“Good old fashioned sales letters. There’s a difference between direct mail and drip mail. Most of the time, in real estate, we call drip mail, direct mail. For instance, sending postcards twice a month to a geographic farm isn’t really direct mail (despite us calling it that) because it usually isn’t angling for a “direct response.” To the contrary, it’s more about creating top-of-mind awareness and branding. Direct mail, on the other hand, has more to do with organizing a vetted/scrubbed list of ideal recipients and then delivering a calibrated letter (or a few letters in a row) that are designed to get the recipients to take action within a relatively short time frame.
We recently explored how to vet various email platforms and reviewed key tips to remember when selecting your email marketing management system. Having the right email marketing platform is a solid foundation but crafting an email that can cut through the digital clutter and reach your audience depends on more than just your platform. Carefully choosing the goals and structure of your email campaign while considering important formatting trends are key factors in creating successful email campaigns. In part two of our series, we will explore six different types of email marketing campaigns.  Join us in two weeks for our final installment when we review a series of important formatting factors to keep in mind when launching your email initiatives.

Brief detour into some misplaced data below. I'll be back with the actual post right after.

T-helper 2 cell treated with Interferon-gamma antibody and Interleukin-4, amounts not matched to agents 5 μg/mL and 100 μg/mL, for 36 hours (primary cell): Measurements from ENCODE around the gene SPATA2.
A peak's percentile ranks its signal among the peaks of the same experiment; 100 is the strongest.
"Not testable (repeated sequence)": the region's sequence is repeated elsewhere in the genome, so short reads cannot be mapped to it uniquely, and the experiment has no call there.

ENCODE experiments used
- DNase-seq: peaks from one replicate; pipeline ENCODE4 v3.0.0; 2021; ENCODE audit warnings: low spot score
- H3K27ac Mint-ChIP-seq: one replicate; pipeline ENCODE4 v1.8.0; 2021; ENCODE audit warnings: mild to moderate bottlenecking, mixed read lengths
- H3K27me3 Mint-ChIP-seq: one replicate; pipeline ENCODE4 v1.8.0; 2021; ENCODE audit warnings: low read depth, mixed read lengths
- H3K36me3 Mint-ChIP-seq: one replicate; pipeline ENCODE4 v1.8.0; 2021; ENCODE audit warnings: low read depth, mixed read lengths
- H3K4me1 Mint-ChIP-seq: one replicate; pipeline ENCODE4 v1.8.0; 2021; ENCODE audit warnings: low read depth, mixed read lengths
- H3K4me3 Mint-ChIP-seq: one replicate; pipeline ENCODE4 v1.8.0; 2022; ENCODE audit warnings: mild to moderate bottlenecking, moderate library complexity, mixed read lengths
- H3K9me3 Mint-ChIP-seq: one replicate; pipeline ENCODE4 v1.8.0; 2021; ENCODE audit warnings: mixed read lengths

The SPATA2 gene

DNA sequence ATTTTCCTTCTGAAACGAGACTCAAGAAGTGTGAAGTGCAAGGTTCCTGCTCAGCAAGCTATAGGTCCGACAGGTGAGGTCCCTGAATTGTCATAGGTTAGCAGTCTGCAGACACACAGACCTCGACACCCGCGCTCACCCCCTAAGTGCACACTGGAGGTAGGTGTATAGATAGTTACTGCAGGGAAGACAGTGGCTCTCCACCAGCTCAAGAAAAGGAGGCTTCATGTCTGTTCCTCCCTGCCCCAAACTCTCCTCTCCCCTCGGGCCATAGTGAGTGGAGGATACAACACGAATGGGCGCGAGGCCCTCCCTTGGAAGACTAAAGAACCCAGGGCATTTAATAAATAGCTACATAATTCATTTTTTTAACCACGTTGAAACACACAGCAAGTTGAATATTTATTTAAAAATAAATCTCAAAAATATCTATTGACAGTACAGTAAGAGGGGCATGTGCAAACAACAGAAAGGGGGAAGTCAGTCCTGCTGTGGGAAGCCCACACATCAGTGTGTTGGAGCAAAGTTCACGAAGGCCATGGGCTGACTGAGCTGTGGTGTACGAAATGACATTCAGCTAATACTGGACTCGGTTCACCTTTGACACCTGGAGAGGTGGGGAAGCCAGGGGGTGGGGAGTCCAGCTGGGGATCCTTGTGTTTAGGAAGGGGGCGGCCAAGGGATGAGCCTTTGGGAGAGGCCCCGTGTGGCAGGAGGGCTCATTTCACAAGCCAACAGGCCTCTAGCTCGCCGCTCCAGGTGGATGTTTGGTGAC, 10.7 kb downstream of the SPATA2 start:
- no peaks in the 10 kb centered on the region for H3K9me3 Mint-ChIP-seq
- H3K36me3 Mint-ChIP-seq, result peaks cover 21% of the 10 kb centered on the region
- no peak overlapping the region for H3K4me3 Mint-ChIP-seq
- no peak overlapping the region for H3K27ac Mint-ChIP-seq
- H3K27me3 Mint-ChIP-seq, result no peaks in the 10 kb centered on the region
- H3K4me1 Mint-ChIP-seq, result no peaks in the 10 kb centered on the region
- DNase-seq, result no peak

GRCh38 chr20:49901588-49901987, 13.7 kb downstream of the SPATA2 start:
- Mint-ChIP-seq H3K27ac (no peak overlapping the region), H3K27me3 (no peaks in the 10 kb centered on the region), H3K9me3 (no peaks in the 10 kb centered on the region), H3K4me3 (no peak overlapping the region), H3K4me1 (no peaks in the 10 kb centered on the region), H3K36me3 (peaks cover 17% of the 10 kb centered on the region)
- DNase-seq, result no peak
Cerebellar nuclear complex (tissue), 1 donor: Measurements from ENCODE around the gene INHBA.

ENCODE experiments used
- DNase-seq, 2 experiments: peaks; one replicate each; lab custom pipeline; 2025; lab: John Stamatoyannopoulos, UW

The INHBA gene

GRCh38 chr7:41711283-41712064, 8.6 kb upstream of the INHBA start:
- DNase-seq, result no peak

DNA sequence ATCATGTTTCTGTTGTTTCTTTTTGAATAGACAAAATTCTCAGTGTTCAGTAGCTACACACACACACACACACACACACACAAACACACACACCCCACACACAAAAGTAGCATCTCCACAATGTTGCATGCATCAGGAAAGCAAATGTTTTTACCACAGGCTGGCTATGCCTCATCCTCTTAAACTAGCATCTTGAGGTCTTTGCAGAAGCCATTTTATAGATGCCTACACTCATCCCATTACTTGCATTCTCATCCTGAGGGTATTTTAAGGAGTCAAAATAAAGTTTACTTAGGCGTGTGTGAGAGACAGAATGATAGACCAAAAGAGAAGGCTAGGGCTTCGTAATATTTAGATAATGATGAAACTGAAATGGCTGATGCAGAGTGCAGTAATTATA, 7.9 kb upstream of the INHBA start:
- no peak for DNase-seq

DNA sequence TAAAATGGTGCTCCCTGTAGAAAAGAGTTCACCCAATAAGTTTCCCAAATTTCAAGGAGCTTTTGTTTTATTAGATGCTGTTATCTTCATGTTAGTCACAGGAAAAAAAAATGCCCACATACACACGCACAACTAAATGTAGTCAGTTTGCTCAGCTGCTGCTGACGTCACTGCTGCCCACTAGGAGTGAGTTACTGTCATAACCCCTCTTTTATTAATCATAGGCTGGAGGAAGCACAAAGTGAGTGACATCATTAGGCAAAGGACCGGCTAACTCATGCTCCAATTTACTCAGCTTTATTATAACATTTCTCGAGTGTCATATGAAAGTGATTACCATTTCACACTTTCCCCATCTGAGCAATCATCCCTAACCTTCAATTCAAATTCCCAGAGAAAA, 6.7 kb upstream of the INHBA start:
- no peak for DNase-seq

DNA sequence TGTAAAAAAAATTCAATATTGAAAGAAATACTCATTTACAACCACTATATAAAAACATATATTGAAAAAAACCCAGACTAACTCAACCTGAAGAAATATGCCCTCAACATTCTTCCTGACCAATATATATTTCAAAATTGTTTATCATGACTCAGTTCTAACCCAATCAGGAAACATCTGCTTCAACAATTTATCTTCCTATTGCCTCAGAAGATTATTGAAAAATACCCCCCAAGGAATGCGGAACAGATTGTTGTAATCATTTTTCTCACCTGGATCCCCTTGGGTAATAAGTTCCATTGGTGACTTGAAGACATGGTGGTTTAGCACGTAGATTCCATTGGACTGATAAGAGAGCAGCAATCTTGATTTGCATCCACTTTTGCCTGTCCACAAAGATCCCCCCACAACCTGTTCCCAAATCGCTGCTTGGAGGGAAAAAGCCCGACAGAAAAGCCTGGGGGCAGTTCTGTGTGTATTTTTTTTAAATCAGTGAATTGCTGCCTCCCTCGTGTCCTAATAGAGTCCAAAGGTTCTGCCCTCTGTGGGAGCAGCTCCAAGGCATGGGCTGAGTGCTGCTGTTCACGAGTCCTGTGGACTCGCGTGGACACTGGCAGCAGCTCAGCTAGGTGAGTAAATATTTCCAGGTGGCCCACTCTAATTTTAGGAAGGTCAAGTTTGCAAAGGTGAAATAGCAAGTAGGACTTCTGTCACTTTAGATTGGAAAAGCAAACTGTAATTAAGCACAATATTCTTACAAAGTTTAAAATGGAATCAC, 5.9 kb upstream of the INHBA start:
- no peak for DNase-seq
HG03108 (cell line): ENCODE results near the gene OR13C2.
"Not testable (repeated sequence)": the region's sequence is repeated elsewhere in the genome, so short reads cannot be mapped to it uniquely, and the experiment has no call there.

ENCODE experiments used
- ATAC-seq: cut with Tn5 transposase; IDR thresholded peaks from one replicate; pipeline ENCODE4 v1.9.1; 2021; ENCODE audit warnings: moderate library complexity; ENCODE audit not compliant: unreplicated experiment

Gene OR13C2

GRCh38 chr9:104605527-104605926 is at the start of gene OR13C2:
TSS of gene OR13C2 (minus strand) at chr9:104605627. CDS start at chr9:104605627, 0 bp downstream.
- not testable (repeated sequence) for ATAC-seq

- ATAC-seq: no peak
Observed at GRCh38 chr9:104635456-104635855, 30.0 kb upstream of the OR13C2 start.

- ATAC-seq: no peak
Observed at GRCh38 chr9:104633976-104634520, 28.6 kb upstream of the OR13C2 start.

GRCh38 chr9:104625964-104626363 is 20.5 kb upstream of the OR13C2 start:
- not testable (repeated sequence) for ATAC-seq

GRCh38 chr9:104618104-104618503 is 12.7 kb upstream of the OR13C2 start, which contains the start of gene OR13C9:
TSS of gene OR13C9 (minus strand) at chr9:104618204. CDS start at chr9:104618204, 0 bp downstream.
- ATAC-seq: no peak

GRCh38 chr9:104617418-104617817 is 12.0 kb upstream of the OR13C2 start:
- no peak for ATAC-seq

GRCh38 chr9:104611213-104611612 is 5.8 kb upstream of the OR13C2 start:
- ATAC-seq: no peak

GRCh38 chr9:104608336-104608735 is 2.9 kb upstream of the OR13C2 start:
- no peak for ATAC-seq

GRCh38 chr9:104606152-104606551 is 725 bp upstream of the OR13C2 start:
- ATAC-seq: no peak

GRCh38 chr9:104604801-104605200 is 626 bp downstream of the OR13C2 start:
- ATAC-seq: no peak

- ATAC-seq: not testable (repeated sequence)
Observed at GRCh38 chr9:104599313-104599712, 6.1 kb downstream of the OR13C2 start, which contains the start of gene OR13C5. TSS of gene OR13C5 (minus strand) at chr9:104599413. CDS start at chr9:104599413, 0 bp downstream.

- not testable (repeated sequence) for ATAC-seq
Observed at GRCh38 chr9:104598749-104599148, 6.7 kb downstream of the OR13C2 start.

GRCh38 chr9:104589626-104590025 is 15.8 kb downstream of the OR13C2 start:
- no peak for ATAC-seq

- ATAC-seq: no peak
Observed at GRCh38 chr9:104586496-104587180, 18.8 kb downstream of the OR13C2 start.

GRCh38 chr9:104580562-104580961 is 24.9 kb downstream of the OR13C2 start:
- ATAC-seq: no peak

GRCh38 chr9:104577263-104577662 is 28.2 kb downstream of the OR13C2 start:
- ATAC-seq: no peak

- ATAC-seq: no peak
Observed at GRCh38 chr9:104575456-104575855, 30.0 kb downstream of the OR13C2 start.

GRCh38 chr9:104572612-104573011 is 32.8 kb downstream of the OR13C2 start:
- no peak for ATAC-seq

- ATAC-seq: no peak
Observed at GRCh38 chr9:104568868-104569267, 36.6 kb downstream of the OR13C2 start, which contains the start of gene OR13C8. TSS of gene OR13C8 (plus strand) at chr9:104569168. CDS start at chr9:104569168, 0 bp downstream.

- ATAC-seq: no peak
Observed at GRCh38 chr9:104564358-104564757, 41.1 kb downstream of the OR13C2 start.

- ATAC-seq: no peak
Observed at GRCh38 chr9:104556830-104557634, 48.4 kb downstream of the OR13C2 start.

To get more B2B leads, companies need to use better, more relevant calls to action on their website. “Learn more” doesn’t really prompt a professional to give you their information; “Let’s start your project” is more action-oriented and cuts through the clutter while getting to the point. A/B test your CTAs to determine which is more effective at converting leads on your website.

These automatic emails should make the CTA big and clear. Keep in mind that the CTA should link to the direct offer -- NOT to the form. In these emails, simply thank the reader for their form submission, and give them what you promised, whether it be a link to the PDF of an ebook, instructions on how to activate their free trial, or the coupon they requested. Furthermore, don't overcomplicate the appearance of these emails. The reader isn't looking for additional information, but rather the offer or content they already know they redeemed.

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